Heemstra also integrates career exploration into her lectures. She tells students about her life as a chemist in academia and also invites chemists from industry to talk about their own career paths. “A lot of students interact with a lot of faculty members, but yet they never get to really hear how we got this job and what our job is like,” Heemstra says.
Erin Price in the lab during
In the 2014 CURE, students delved into the field of biorthogonal chemistry, in which a molecule reacts only with a specific part of another complex molecule. This type of chemistry finds application in precisely attaching chemical tags to proteins or DNA molecules. Heemstra noticed that for a certain set of popular reagents the rate of reaction under biological conditions was not known. As yet, no one had done an in-depth analysis of the reaction kinetics. Price’s part in the work was to run the reaction in varying concentrations of the organic solvent dimethyl sulfoxide.
The students also tried the reaction in micelles, small spherical arrangements of molecules that allow a hydrophobic substance (think oil) to mix with water. The reaction ran faster in micelles, and Heemstra submitted part of the group’s work for publication in Bioconjugate Chemistry. Reviewers of the paper wondered if the micelle-catalyzed reaction would work with a biological molecule, such as DNA. Heemstra went to the lab, tried the reaction on a piece of DNA, and recalls thinking, “That’s the experiment we’ll build the whole second year curriculum off of.”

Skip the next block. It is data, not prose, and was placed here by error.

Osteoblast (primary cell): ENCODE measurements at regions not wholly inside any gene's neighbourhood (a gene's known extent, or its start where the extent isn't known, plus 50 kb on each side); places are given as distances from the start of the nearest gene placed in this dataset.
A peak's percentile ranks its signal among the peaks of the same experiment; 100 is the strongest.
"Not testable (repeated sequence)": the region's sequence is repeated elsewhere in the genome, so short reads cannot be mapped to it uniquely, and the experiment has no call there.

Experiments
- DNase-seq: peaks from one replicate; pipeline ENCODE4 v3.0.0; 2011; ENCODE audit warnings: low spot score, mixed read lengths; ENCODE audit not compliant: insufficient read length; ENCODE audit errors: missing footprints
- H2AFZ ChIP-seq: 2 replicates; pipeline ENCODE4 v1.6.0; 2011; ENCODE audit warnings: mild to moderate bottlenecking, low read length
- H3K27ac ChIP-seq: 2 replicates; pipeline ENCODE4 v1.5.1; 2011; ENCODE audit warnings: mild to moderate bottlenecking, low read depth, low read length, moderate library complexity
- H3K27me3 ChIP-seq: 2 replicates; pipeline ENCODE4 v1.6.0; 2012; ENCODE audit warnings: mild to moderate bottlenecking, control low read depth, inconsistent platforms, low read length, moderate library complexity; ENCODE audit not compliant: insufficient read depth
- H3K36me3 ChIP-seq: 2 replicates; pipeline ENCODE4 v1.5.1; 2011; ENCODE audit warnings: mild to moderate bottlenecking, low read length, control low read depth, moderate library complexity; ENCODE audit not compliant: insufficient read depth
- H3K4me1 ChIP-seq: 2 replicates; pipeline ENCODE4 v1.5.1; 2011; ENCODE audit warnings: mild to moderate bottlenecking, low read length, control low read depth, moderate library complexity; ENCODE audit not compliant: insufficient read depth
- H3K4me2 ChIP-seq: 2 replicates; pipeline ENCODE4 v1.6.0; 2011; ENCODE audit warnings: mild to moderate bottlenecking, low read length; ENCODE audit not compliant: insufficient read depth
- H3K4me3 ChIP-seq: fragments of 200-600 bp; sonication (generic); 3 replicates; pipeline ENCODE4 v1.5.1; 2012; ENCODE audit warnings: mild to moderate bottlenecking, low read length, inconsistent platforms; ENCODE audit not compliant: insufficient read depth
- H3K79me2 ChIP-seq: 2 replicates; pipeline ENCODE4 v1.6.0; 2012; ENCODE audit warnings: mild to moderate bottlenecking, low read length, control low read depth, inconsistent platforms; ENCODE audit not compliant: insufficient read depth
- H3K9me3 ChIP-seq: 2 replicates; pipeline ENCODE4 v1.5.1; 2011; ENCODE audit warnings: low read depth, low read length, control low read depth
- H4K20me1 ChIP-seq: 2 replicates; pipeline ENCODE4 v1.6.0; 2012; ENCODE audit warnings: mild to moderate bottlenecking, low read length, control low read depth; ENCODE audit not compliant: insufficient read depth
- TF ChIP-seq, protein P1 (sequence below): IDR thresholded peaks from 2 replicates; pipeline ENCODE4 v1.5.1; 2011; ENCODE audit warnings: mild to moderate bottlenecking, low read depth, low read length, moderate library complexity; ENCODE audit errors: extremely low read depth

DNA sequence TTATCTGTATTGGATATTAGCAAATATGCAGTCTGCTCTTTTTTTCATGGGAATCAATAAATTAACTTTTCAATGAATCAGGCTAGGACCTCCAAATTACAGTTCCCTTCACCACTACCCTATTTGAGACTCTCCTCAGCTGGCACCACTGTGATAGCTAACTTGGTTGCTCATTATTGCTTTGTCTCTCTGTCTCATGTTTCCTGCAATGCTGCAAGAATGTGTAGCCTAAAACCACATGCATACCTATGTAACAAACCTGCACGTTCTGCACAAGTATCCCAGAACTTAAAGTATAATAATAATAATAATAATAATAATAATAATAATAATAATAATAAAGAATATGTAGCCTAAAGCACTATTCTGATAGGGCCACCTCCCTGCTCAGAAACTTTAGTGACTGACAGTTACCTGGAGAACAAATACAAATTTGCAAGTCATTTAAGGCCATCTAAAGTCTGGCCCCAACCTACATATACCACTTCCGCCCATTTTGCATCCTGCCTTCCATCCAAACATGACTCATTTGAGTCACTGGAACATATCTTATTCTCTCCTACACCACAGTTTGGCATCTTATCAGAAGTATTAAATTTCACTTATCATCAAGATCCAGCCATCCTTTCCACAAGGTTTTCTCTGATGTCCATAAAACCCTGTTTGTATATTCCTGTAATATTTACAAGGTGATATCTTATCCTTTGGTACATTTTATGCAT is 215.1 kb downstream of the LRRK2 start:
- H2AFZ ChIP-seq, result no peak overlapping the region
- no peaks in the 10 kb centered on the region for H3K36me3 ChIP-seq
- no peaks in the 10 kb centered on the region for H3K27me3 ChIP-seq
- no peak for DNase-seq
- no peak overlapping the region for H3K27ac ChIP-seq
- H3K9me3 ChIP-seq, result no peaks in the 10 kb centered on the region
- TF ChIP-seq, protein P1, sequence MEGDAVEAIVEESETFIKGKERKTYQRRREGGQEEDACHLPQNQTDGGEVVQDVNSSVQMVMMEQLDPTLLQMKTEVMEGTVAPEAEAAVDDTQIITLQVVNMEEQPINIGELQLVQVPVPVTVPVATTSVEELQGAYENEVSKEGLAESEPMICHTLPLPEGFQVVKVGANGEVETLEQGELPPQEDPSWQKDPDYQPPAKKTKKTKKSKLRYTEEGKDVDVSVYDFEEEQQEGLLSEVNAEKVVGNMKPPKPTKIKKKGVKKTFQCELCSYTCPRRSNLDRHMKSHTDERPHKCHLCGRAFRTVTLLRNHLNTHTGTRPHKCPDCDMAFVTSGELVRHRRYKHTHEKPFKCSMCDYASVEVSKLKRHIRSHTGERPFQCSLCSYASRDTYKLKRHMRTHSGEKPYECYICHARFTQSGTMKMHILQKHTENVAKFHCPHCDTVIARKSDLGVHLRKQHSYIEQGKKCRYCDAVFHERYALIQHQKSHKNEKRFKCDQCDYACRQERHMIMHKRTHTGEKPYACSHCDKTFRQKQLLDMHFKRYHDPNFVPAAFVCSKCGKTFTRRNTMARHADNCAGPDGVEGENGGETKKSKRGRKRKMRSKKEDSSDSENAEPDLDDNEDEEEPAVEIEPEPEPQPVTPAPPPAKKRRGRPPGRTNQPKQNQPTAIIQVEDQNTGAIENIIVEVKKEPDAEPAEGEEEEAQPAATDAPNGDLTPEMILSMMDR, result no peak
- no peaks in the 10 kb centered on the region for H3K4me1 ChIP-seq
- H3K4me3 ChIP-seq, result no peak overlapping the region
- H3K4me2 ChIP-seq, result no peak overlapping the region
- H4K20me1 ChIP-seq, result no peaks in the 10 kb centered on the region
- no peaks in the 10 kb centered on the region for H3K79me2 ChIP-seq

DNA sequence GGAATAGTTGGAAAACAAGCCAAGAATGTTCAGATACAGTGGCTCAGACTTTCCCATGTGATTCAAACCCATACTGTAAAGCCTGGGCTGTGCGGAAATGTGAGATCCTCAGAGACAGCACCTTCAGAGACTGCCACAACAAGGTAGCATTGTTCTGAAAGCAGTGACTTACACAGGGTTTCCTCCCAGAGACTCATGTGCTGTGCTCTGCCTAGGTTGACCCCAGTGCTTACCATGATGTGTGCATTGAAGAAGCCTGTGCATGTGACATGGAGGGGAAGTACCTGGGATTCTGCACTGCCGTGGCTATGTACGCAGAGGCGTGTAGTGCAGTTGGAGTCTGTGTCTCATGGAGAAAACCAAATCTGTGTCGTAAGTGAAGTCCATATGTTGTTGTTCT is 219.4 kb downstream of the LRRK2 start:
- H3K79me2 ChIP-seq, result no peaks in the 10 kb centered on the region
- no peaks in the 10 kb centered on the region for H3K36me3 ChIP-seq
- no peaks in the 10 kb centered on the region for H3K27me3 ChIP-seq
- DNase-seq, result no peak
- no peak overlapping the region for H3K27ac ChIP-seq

So, 2015’s CURE continued 2014’s work, exploring micelle catalysis at different points on the DNA structure. Meanwhile, the group’s paper caught the attention of researchers at Rockefeller University, who independently arrived at the concept of micelle catalysis at about the same time. Rockefeller researchers are now working with Heemstra to develop the third year curriculum, which will explore how reaction rates vary at different places for proteins embedded in cellular membranes.
Continuing the work
Because the pace of science doesn’t always line up neatly with semester calendars, Heemstra offers students the opportunity to continue with her lab for an extra semester to complete their work. Because the students are already trained in lab techniques and procedures, she can accommodate more undergrads in her lab than if she had to train them from scratch. About 10 percent of students take that opportunity each year, and Price was one of them.
She is still with Heemstra’s lab, now working on another project for her master’s thesis. Price says that her CURE experience definitely factored in to her decision to pursue the bachelor’s/master’s program. She had heard about the five-year program, but hadn’t given it much thought. “I started doing research more and listened to what all the other grad students were doing. It was a cool experience and I wanted to do that,” Price says. She plans to pursue a doctorate at some point as well.
Heemstra acknowledges that her lab course doesn’t teach as many techniques as a traditional cookbook lab experience, but adds that students instead gain the tools to learn new techniques and instruments on their own. Heemstra hopes that her students at the U someday echo the sentiments of Haverford College graduates, who repeatedly and consistently point to Superlab as the highlight of their undergraduate experience.
“That’s where I learned to learn,” they say.